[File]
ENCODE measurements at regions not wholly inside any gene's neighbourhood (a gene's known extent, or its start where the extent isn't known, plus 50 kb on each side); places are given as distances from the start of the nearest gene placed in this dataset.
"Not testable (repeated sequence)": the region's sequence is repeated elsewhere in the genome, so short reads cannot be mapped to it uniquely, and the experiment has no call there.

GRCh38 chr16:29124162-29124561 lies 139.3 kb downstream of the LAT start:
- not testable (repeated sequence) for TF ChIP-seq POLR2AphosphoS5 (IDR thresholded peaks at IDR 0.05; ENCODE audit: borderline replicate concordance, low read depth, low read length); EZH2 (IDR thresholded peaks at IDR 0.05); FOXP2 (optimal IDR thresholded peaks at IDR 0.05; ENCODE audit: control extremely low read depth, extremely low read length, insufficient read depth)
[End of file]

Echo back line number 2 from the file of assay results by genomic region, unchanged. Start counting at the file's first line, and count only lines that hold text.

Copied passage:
"Not testable (repeated sequence)": the region's sequence is repeated elsewhere in the genome, so short reads cannot be mapped to it uniquely, and the experiment has no call there.